5 School Bus Safety Tips Every Driver Needs to Know

School’s back in session, and that means those big yellow buses are back on the road. Understanding school bus laws can help keep everyone safe, and since it’s National School Bus Safety Week, we’ve created a quick and simple guide for drivers. Here’s what you need to know.

1. Watch for Flashing Lights

In every state across the country, you must adhere to the rules when you see a school bus with flashing lights. Flashing yellow lights indicate that the bus is slowing down and preparing to stop. When you see this happening, you should prepare to slow down and stop as well.

When the lights turn red and the stop arm extends, it means the bus has stopped and children are loading or unloading. If you're behind a school bus with flashing lights, you may not pass. Once you stop your vehicle, you must remain stopped until the arm retracts, the lights go off, and the bus starts moving again.

2. Know When to Stop

Understanding when to stop for a school bus can sometimes be confusing, particularly because the rules vary by state. In almost all states, if you are on a non-divided road you must stop when you see a bus with red flashing lights, regardless of whether you are behind or approaching the bus.

However, there are some exceptions. For example, in Washington State, you may pass a stopped bus if you are in the opposing lane on a roadway that has three or more lanes. The same is true in Ohio, for roads with four or more lanes.

On a divided highway, in most states, you do not have to stop if you are in an opposing lane. However, this does not apply in New York State, Mississippi, or West Virginia. In Arkansas, you must stop on a divided highway if the divider is less than 20 feet wide.

3. Pay Attention to Your Surroundings

One of the most important back-to-school safety tips is to pay attention to what’s going on around you. Not only do you need to watch out for big yellow buses and flashing lights, but also keep an eye out for children who are on their way to school. Use extra caution when driving in neighborhoods, approaching crosswalks, and backing out of your parking space or driveway.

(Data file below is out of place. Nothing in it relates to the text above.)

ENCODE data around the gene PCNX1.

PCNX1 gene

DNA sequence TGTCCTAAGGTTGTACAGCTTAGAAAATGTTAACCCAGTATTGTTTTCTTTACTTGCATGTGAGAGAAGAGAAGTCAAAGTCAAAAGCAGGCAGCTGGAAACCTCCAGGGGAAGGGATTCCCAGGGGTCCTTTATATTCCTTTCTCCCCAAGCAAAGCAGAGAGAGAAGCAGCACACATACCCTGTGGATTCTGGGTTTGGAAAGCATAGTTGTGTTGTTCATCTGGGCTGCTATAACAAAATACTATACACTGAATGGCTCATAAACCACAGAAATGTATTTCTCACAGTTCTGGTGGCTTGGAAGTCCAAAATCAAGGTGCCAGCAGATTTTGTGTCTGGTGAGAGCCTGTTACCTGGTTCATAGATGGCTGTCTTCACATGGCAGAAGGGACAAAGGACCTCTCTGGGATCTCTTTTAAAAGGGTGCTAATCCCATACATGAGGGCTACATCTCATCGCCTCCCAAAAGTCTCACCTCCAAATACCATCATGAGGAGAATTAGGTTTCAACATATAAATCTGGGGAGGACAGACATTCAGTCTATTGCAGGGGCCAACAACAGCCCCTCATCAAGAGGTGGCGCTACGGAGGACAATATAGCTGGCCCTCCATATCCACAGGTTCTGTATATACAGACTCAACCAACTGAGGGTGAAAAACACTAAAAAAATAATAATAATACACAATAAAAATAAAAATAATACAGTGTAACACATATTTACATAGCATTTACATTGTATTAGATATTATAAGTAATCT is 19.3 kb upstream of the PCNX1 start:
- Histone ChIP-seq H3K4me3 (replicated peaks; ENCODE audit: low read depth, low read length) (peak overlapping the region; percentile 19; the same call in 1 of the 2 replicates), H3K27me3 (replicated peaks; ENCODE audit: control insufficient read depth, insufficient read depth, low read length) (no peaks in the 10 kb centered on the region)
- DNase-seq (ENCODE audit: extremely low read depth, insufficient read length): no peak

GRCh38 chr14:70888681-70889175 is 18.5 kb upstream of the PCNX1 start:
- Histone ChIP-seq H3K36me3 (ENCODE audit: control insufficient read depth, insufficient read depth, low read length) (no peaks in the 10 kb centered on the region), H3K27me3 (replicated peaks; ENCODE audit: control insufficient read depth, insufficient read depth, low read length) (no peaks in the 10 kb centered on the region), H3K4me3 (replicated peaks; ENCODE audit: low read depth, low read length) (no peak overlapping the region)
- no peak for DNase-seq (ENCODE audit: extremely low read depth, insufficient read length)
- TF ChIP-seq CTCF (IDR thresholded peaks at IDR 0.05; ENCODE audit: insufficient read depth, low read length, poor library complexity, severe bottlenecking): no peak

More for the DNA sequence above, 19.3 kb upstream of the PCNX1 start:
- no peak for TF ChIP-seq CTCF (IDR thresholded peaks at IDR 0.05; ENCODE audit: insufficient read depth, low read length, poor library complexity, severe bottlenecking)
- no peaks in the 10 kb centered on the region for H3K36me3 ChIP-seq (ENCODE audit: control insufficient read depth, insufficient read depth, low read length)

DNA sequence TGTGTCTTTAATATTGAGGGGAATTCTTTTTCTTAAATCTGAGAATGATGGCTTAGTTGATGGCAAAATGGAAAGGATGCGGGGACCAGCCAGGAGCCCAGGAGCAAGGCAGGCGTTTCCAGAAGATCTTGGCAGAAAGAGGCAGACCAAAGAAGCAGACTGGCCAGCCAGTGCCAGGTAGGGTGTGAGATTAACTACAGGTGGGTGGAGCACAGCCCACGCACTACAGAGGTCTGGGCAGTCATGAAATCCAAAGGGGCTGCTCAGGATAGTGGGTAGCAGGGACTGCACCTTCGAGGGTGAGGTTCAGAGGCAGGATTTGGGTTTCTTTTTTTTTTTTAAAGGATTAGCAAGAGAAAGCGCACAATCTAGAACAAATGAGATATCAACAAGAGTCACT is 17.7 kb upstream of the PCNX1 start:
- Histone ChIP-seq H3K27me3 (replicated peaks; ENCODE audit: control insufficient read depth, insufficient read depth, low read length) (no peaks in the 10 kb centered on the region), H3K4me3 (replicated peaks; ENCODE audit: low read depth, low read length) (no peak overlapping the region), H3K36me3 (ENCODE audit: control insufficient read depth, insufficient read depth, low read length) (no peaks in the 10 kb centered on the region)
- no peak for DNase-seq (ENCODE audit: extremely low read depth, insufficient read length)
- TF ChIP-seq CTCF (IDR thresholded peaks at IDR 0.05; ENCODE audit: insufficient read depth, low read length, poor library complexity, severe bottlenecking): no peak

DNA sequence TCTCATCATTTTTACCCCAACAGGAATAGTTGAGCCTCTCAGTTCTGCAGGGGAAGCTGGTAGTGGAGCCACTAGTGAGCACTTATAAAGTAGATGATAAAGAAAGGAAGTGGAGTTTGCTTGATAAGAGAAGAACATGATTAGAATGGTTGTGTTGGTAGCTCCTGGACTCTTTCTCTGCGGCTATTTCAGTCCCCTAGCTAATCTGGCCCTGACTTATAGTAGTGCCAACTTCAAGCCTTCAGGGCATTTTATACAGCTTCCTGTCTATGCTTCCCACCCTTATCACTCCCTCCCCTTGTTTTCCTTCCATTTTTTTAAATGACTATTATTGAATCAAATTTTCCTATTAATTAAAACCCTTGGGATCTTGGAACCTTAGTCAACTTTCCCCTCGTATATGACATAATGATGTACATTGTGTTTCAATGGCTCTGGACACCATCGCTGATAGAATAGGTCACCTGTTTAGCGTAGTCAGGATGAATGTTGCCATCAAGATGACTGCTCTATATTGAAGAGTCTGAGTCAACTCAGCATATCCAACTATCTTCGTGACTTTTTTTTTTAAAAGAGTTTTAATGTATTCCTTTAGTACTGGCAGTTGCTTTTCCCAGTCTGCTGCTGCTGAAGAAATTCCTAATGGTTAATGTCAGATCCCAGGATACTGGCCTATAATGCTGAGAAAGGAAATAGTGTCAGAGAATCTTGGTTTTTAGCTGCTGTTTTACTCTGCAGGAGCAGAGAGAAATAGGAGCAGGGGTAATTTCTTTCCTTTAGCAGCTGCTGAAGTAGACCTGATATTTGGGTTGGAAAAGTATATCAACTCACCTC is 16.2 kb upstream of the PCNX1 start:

While it’s always important to avoid texting, talking on the phone, and other forms of distracted driving, it’s even more critical when there’s extra school traffic and pedestrians. 

4. Give Yourself Extra Time

The start of the school year means more traffic and longer commute times. Make sure you leave the house 10 to 15 minutes earlier than you usually do, so you can get to work or school safely and on time.

Also, plan to get up earlier so you can enjoy your coffee and breakfast at home, instead of trying to eat and drink while you’re behind the wheel. It only takes a second for things to go wrong, and if you’re distracted or in a rush, you’re more likely to inadvertently create a dangerous situation.

5. Be Aware of School Bus Limitations

When driving behind large vehicles like school buses, it’s important to remember that they have some limitations. For example, these vehicles travel slower and take longer to stop. Keep in mind that you may need to hit the brakes to leave a safe distance between you and the back of the bus. Also remember that school buses are required to stop at railroad crossings, so if you’re driving behind a bus, be prepared to stop as well.

Stay Safe This School Season

The increased traffic during the school year can make driving a bit more stressful, but when you keep your defensive driving skills sharp, you’ll have nothing to worry about. Taking an online driver’s ed course at DriversEd.com is the perfect way to keep traffic laws fresh in your mind — and it can also earn you an insurance discount. Check it out today!

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